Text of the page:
We only cared about our Gamma Ethniki (3rd tier), when AEK Athens got relegated there, due to financial issues. There are also two clubs of Volos there that have a lot of local support, mainly because they once were in the first division.
We care a bit about our second division, but only to see which club will be promoted!
I should have said a decent standard organisation and fitness wise, I agree technically it's not great, but then that is an English/British issue. The 3rd tier Croatian game I went to see was Jadran Porec (9th) v Dubrava Zagreb (2nd) and the technical skill on show was superb. However everything else, not so much, I would take a National League side like Hartlepool to beat both of those teams in a game.
As you also said only the Germans can match us for decent support of lower leagues, it's the only other country I've watched football in and found fellow madmen who travel hundreds of miles to not only follow their side away but exiles who follow their home side live.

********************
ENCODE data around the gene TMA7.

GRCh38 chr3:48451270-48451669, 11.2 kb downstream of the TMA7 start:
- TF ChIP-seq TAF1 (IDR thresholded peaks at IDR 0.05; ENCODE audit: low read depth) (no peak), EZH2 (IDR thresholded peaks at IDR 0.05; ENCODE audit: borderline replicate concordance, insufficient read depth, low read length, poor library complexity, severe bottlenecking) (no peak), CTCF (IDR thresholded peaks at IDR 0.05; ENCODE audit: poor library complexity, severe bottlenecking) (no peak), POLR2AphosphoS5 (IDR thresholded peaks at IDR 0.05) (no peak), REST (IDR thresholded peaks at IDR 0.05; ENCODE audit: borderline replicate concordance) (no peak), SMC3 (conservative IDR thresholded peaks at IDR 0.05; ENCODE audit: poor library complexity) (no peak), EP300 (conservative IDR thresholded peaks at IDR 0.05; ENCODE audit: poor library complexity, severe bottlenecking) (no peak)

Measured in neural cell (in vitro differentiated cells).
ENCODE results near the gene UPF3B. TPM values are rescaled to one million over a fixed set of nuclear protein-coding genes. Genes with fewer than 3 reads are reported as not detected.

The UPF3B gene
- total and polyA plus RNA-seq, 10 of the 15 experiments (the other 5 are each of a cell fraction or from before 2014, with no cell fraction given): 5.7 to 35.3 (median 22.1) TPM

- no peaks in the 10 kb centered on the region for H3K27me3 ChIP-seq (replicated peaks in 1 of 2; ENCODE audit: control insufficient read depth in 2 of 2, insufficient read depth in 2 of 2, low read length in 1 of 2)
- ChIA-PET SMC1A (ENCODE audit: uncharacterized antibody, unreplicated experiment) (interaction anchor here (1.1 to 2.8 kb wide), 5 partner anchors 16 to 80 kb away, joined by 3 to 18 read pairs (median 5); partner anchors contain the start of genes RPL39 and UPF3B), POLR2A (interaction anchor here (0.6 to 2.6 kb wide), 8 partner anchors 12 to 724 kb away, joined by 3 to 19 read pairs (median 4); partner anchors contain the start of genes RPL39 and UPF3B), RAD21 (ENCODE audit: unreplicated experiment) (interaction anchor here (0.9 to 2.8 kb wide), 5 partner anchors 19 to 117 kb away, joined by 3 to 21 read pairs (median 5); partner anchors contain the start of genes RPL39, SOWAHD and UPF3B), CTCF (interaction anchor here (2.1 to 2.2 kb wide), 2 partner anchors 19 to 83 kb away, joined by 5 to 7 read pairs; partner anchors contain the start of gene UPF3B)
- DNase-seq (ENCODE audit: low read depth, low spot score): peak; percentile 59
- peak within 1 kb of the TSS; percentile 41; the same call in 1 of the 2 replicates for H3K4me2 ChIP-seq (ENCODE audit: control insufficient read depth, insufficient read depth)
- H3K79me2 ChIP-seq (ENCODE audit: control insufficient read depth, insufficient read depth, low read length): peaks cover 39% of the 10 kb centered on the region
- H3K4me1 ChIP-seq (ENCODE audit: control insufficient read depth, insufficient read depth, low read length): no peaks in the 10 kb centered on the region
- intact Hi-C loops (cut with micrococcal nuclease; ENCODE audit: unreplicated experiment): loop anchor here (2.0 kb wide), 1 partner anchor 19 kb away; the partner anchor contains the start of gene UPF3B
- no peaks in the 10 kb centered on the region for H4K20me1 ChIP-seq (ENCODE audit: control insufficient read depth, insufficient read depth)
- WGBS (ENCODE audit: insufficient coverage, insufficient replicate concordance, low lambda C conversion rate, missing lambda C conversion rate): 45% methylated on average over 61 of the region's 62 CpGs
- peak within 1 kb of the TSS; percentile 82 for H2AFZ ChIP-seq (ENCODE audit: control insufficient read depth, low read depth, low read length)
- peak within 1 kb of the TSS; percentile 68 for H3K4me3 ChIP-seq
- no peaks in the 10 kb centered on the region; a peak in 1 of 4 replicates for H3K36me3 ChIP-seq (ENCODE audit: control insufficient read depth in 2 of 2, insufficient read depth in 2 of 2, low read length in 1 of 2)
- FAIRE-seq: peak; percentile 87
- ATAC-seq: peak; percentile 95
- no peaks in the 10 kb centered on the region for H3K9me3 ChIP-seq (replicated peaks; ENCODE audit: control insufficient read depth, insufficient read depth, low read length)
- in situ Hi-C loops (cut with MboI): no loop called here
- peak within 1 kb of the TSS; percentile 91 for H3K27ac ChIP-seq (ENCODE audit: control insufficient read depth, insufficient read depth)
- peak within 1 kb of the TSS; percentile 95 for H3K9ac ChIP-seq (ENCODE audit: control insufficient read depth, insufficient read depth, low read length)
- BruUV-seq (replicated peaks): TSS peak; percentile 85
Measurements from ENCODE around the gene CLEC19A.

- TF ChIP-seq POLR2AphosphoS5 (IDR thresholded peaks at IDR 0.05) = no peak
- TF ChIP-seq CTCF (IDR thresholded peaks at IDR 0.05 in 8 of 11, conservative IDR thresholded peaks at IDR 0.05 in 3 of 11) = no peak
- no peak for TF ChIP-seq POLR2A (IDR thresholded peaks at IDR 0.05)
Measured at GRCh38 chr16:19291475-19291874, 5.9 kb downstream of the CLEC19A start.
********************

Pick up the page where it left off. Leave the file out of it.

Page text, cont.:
I think a lot of this has to do with the origins of the sport in the countries. England and Germany had regionalised leagues when the game first took hold and that encouraged good numbers to travel around supporting their sides. The likes of Italy and Spain started as national leagues and basically didn't have away fans. That fan culture has just continued where it's become an ingrained thing for the English and the Germans to keep following their teams whereas you are laughed at in the likes of Spain for travelling more than 30 minutes to watch a football match.